2. Target Early Adopters First
"Go beyond identifying a broad group of potential beneficiaries and focus first on a subgroup most likely to participate," write Hussein and Plummer.
In any social change, there are early adopters, followed by the majority, and then the laggards. Remember when only college kids used Facebook? Those were the early adopters. Early adopters test out new things and then advocate for them. The majority of people don't want to try something new unless it's proven. Putting resources into attracting early adopters is more efficient than trying to convince the majority to participate in a program or take advantage of a service.
Real world example:
CPR was invented in 1960 and adopted by medical personnel in hospitals, but ten years later, despite its life-saving efficacy, the public wasn't using it. Promoters of CPR then trained fire fighters. Then they trained 911-dispatchers to instruct callers in CPR. That was the tipping point. Now about 18 million people are trained in CPR every year.
3. Sell and Market Like a For-Profit Company
"Develop and resource a sales and marketing capability from the outset, right alongside budgeting for program delivery," write Hussein and Plummer.
Reach out to beneficiaries. Entice them. This means organizations have to invest in marketing and sales. "Nothing can sell itself," says Omada cofounder Sean Duffy. "It doesn't matter how good the product is. Without a deliberate go-to-market strategy, it won't work." One quarter of Omada's staff are sales people.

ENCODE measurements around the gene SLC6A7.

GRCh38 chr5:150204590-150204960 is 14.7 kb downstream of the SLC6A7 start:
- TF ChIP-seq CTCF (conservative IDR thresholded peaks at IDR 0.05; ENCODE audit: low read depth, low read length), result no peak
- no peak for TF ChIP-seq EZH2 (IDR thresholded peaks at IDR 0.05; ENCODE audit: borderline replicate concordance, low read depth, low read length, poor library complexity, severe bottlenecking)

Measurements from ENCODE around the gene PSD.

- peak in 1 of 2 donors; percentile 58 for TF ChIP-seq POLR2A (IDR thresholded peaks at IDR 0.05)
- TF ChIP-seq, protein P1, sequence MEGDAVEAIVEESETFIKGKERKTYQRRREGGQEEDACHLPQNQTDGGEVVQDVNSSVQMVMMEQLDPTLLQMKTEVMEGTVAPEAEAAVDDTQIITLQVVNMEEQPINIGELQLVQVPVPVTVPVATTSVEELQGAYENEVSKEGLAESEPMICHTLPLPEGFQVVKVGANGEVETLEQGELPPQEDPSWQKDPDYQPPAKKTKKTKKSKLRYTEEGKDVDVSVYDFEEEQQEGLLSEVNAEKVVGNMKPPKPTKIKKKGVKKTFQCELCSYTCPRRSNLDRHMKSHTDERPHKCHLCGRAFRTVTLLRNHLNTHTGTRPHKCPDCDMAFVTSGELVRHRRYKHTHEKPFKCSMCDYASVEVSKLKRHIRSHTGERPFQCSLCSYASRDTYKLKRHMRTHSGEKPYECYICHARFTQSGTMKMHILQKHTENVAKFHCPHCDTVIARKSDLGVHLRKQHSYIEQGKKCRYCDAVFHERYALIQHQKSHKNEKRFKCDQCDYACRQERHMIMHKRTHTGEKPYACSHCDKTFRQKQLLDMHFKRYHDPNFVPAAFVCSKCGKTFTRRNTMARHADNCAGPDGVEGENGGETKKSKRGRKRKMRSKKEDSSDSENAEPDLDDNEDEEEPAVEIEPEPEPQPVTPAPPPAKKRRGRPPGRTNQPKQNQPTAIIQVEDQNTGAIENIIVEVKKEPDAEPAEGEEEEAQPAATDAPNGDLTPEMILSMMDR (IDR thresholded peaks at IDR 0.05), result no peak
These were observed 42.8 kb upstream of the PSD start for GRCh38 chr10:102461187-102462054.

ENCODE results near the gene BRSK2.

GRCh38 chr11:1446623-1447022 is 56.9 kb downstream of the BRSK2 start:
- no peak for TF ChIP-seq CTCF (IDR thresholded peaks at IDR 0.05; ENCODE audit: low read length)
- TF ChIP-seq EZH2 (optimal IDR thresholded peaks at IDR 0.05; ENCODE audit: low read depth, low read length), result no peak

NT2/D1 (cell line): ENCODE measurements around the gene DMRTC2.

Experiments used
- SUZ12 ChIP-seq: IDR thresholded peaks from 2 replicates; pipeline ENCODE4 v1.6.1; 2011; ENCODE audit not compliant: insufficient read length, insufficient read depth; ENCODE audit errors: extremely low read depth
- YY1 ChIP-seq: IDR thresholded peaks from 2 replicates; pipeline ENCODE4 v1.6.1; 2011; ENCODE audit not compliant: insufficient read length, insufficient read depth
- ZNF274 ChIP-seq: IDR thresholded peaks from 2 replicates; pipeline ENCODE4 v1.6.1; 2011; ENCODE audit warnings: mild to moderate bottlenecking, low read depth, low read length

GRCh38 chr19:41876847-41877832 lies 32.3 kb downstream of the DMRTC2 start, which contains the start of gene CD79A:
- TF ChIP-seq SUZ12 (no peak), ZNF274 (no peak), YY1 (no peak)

"Investing in a salesforce, while typical in the private sector, is unfamiliar in the nonprofit sector at best, and downright taboo at worst," says Plummer.
Real world example:
In 1971, oral rehydration solution was proven to help treat cholera, but despite the efficacy and accessibility of the treatment, they were seldom used. In the 1980s, BRAC, a Bangladesh NGO, deployed thousands of workers to teach villagers why and how to use the oral rehydration solution. (They even showed them how to make the solution themselves.) By the mid-80s, oral rehydration solution was the standard treatment for cholera and other diarrheal diseases.
There are barriers to creating an effective marketing and sales strategy. "Deeply held beliefs govern how nonprofits spend the money they raise," write Hussein and Plummer. "These beliefs emphasize delivery of programs and services, the heart of any nonprofit's mission, while causing them to scrimp on functions vital to sustaining an organization, including sales and marketing. Funders can help nonprofits to overcome insufficient demand by viewing demand-generating activities as extensions of programs or services and funding them in the same way."
The first step that Hussein and Plummer suggest? Get educated about how to market your organizations services, which is exactly what we at Ignite have been working on since we became a company.
This post was originally published on the Ignite blog.